Alex Wolkowicz:  Viscera       


Artbreak Gallery
New York


by Carl Oprey
Contributing Arts Editor

Earlier this year I went to two illuminating exhibitions within a few weeks of each other. One was the swanky Jeff Koons show at the Gagosian in Beverly Hills, the other Alex Wolkowicz at Artbreak in New York, which has just returned to New York following a successful run in Stockholm.  I’m not nostalgic but the process filled me with gratitude.

I gather the idea of process-led conceptual art is that you’re let in quickly — as you are with Koons. This is just process. All those re-hashed neo-conceptualist pieces of the 1980s’ and ’90s’ seemed destined for the boardroom or ski retreat anyway. All as the cash registers spewed. Real art, I feel, always needs a good dose of recessionism to surface. And don’t blame me – ask Duchamp or, god forbid, Giacomo Balla.

Because the money is no longer out there, (I saw no red dots in the Koons show!) — has, perhaps, the fiscal value of ‘art’,  also finally plummeted? (Samo’s ‘Skull’ painting for $110.5 m anyone?) And so, here we are, left again — goddamn it — with the “new” all over again. “Conceptualism” became packaged, not simply — but expensively. And collectors bought totem pieces as they have always done: Lorenzo de’Medici, Vollard, Kahnweiller, Castelli, Saatchi. And the beat goes on.

But the interest in anything of value is always in the spaces in between the mainstream. The place where culture grows through questioning. Spaces once filled by the likes of Nolde and Eva Hesse.  Spaces between filled with Paul McCarthy and Bruce Nauman and Franco B…

And just like Hesse, the process of Wolkowicz is subtle. This is art you have to work at. This is where you the viewer are placed and required to join the dots one by one. To stay in the room and figure it out.

In this show we have two separate environments. We have hard-edged monoprints, with the mystery lying in the creation of these forms containing free-flowing striations of pigment. There is no masking involved, so it becomes like looking through an alien porthole into some inorganic sea. I first question how the process works, which is what I think great art is often about. How are the edges so clean? It is the spaces between the forms that informs us of the process – or is it just that we cannot figure it out yet.

The second room is both sound- and sculpture-scape; of dark hanging slugs taking up the walls and suspended from the ceiling. Organic forms unlike those which adorn the previous room’s walls. A whaling call beckons, a hollow cry from somewhere else, the slow drone of a dying mammal. The recorded soundtrack created by Wolkowicz works in tandem with the natural sound of the slow drip from one of the forms into a tin bath. This is the clue I need. Because this drip-drip of pigment escaping from one of the forms gives me the realisation that next door’s monoprints aren’t just portraits of the alien forms surrounding me, but an intrinsic part. A pressing process. An extraction. The sculpture being the mother — the dripping pigment the blood slowly leaking — the genesis of the paintings in some other room where pieces of beauty now hang — created by something of absolute horror. And like a collage of fact and fiction, beauty springs from the alien form. This is big language.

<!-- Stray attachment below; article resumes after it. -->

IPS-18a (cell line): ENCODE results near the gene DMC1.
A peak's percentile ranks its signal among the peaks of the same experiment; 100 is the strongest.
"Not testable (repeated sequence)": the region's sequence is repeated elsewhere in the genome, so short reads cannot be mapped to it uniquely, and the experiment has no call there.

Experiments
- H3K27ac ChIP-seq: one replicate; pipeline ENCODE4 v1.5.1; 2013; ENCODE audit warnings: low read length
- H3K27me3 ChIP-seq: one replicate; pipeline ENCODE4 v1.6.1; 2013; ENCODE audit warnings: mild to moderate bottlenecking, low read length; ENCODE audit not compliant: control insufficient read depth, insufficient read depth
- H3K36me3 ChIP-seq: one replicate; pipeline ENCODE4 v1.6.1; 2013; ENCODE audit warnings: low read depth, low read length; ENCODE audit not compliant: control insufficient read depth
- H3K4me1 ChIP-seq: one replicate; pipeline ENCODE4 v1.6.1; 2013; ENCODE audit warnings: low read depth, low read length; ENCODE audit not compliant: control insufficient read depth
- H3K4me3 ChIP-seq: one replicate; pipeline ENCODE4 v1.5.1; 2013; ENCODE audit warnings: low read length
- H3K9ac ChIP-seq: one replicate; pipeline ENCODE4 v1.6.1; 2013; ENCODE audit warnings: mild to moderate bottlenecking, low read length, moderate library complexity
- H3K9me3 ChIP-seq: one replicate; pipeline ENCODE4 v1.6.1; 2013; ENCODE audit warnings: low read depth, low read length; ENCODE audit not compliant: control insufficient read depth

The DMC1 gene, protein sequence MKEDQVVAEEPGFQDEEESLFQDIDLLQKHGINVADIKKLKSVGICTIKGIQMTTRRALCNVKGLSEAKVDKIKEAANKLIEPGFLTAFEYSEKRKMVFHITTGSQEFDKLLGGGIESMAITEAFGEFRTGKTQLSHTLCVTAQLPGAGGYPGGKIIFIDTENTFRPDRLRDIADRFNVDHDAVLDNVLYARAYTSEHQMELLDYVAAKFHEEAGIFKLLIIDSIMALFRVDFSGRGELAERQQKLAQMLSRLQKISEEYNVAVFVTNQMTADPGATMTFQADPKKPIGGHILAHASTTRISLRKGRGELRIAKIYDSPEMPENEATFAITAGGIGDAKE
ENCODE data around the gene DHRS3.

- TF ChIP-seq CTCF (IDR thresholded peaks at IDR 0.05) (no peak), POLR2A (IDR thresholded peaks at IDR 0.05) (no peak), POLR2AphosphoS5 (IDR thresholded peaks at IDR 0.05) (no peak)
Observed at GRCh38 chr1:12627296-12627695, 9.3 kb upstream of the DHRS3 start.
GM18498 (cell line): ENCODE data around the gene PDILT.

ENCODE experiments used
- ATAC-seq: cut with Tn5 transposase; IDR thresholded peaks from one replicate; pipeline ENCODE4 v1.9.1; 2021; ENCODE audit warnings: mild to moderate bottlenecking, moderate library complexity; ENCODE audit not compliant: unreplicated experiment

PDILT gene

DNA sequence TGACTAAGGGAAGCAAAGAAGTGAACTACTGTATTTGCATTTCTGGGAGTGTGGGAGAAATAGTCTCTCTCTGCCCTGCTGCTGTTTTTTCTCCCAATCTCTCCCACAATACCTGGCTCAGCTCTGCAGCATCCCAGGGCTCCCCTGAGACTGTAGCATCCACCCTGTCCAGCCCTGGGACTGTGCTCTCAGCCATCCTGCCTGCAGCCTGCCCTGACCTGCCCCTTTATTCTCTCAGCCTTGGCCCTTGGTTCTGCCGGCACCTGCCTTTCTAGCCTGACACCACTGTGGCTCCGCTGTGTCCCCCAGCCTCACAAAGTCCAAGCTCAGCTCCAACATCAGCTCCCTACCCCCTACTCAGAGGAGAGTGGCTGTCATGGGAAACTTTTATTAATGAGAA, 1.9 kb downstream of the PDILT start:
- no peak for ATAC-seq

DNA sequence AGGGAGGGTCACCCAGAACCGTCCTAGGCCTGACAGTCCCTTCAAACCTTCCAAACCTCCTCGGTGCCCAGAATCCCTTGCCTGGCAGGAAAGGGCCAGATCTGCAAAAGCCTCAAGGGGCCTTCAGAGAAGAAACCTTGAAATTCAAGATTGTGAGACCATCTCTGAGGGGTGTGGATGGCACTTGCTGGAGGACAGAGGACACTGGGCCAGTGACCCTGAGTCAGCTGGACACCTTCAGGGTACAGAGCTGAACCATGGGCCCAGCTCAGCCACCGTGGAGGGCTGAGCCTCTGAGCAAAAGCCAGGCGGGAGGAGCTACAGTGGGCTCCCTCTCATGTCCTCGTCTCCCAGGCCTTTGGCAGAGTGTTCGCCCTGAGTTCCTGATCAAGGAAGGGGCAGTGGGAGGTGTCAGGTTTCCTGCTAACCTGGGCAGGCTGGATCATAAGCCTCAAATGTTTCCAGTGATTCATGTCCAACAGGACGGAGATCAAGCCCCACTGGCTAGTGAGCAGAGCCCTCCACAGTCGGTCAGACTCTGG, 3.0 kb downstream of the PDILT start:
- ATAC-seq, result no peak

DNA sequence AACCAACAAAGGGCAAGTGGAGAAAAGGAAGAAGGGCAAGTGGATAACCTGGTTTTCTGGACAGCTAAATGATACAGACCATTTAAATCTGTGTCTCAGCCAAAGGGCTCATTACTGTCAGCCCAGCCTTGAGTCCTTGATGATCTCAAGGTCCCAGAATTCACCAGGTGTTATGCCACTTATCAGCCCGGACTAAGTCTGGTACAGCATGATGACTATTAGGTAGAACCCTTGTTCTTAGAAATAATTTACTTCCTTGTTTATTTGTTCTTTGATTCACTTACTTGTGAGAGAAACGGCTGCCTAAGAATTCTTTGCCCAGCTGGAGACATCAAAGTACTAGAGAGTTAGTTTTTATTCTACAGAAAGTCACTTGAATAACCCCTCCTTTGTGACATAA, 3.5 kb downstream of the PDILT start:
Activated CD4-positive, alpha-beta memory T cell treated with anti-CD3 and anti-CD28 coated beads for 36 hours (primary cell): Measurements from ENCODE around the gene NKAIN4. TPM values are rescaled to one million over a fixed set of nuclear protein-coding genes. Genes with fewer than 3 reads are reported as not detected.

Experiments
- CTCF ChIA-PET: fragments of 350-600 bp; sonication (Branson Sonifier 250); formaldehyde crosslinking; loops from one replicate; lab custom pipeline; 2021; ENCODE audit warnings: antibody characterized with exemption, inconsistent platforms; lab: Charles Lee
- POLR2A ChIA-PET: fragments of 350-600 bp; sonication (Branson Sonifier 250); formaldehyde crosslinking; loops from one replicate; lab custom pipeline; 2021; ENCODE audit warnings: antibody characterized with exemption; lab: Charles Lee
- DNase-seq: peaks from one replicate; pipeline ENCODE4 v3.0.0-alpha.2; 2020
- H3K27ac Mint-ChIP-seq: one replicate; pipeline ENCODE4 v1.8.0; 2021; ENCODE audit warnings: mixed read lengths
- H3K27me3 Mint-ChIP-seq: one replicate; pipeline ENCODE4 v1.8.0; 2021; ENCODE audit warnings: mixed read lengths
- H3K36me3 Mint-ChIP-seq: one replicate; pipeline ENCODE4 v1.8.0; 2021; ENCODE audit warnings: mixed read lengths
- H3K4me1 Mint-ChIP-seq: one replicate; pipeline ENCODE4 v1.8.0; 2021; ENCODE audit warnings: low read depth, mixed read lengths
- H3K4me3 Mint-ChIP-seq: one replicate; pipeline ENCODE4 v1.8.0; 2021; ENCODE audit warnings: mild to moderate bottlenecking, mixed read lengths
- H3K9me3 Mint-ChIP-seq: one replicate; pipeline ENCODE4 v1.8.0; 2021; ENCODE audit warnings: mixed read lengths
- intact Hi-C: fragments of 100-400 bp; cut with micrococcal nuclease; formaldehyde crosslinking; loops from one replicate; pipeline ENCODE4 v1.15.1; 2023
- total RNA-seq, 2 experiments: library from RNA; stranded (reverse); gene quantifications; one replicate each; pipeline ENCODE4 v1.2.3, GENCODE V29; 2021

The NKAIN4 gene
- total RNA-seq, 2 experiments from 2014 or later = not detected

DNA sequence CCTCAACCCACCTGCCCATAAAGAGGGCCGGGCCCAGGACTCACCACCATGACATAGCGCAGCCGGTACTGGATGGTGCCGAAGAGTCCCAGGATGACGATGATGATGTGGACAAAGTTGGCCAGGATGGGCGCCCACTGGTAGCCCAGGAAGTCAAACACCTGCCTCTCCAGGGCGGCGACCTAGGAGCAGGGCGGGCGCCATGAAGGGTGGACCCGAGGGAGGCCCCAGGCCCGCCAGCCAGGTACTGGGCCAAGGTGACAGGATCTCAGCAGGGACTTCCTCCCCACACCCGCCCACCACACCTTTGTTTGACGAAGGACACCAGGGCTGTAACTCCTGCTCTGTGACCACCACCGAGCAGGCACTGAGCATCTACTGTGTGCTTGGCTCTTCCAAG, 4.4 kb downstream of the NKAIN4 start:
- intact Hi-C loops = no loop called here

Here we have an aesthetic belonging in two places at once. It again reminds me of what was once overlooked in the East Village way back in the early 1980s. The Reagan time line, when all eyes were averted toward the West Broadway dollar and Samo played happily on the walls of Avenue A. It was back then that these children last played. Now, today — perhaps a new meaning, where mainstream art is once again valueless.

Eventually I got the clues of Wolkowicz’s narrative by flitting between two temporal and real spaces. By allowing myself. That it became beautifully obvious was down to me, the viewer. And that perhaps beauty and mystery really are born out of formlessness. That we can literally impress beauty into being when we really try, as this artist does from one form to another. That we sometimes can’t see it unless it is processed for us. That the road towards realisation is left unmapped and down to us — the viewer. That is why these people, like Wolkowicz, were once called artists. Because artists are guides.

Let’s welcome them back home.


Artbreak Gallery @ the Carlton Arms Hotel
160 East 25th Street, corner 3rd Ave, 2nd floor
New York, NY 10010

Viscera was on display in May-June 2017


About the author:

Carl Oprey  is a freelance writer living in New York where he produces prose and scripts, and teaches at NYU. Originally from Liverpool, England, he received his MA in Creative Writing from UEA and his first degree in fine art and art history from Liverpool. The combination has inclined his reviewing output toward gallery art and surrounding cultures. He hase also reviewed fiction and contributed social critique to a variety of online and print journals in the UK.

Carl recently completed  The Boy Who Made the King Cry, a work of creative nonfiction, research heavy and based around real events in New York and Liverpool.

Image Credit: Don Bachardy, c. Christopher Isherwood Foundation